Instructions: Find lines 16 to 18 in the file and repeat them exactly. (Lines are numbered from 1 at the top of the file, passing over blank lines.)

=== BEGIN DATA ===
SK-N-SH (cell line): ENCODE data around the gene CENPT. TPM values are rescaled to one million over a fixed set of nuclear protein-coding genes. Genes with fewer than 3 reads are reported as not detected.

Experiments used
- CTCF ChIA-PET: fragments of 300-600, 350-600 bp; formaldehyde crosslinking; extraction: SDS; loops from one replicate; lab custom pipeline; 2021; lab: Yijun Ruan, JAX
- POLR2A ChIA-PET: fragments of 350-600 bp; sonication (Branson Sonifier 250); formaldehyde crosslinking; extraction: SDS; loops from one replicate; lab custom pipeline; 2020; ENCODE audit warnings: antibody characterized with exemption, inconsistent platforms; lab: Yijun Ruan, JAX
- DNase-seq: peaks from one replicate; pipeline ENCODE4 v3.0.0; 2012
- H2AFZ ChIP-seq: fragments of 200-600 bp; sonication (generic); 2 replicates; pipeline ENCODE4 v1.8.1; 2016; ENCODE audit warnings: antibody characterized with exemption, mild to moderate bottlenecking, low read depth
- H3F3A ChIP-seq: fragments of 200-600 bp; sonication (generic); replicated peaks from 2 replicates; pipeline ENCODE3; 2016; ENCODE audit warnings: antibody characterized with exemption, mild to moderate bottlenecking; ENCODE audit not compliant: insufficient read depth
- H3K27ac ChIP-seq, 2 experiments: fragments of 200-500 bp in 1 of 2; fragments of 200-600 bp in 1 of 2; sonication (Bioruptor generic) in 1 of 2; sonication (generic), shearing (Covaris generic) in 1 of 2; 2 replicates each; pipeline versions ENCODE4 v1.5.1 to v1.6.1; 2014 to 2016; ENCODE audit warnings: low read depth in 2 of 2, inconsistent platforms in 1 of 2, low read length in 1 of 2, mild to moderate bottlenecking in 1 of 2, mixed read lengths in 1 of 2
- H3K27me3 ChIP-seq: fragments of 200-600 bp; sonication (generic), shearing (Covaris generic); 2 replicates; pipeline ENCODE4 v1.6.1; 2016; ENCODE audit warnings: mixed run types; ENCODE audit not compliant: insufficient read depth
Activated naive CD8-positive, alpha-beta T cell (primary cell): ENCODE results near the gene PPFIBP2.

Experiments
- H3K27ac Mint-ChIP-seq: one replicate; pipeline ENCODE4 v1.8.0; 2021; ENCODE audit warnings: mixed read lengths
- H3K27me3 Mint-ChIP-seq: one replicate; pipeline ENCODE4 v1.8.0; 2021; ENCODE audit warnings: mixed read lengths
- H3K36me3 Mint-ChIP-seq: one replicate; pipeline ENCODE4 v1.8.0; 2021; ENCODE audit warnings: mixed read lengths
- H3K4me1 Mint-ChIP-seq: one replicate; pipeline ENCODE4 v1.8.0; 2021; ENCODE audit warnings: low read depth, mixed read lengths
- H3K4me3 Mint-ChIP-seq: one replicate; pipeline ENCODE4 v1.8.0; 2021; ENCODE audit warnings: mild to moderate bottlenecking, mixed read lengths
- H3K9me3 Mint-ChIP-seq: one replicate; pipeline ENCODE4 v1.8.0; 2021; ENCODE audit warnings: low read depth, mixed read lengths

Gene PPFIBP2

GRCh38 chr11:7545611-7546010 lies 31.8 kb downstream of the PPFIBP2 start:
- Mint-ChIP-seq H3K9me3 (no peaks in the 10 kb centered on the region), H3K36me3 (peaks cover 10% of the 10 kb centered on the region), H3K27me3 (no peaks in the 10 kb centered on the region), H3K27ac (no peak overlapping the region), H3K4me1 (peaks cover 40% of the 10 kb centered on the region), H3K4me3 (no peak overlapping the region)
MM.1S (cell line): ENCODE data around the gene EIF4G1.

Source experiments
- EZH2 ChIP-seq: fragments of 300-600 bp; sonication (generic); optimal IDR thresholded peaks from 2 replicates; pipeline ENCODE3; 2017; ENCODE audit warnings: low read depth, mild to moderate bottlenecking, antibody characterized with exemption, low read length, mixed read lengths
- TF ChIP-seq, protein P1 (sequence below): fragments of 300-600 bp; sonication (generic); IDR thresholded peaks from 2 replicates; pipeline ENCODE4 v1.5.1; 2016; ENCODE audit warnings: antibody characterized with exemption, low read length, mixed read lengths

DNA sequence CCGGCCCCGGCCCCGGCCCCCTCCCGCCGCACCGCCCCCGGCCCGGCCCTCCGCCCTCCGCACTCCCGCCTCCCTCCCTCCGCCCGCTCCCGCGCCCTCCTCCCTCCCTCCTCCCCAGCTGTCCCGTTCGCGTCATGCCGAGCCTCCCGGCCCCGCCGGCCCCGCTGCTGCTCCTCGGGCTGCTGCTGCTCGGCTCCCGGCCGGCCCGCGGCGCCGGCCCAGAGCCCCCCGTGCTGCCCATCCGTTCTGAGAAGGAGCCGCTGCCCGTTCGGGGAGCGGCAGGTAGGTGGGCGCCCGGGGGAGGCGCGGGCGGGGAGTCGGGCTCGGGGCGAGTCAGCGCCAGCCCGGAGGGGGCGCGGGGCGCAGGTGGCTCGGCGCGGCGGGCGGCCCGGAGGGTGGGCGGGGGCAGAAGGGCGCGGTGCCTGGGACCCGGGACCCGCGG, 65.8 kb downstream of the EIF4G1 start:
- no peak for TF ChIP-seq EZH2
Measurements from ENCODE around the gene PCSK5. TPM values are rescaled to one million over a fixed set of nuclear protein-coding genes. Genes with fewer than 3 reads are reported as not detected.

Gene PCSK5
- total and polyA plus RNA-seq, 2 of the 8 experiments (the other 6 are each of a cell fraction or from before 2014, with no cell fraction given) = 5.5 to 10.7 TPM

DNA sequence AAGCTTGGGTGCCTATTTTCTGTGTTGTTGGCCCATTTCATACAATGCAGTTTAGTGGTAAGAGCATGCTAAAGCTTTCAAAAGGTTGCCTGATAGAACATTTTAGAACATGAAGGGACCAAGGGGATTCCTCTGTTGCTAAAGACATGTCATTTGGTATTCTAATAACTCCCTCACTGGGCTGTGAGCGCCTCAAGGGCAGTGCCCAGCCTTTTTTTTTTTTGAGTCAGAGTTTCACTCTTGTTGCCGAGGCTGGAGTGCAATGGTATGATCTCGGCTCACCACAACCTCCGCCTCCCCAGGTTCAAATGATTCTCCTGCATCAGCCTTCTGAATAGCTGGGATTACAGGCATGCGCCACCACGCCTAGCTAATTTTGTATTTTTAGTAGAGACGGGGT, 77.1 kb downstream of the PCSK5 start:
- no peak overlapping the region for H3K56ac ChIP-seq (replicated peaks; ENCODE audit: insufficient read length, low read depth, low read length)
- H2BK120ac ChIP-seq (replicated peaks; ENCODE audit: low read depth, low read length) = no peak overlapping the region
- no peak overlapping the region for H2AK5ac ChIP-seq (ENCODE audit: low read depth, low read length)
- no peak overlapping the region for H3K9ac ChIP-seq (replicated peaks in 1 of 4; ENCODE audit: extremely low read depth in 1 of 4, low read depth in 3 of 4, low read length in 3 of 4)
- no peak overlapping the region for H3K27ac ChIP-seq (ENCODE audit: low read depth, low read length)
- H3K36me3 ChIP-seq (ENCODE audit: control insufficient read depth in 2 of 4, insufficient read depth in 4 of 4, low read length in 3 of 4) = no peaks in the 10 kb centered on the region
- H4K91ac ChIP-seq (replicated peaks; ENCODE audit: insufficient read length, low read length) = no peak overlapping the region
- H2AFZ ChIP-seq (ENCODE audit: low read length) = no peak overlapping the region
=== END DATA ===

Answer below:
- H3K4me3 Mint-ChIP-seq: one replicate; pipeline ENCODE4 v1.8.0; 2021; ENCODE audit warnings: mild to moderate bottlenecking, mixed read lengths
- H3K9me3 Mint-ChIP-seq: one replicate; pipeline ENCODE4 v1.8.0; 2021; ENCODE audit warnings: low read depth, mixed read lengths

Gene PPFIBP2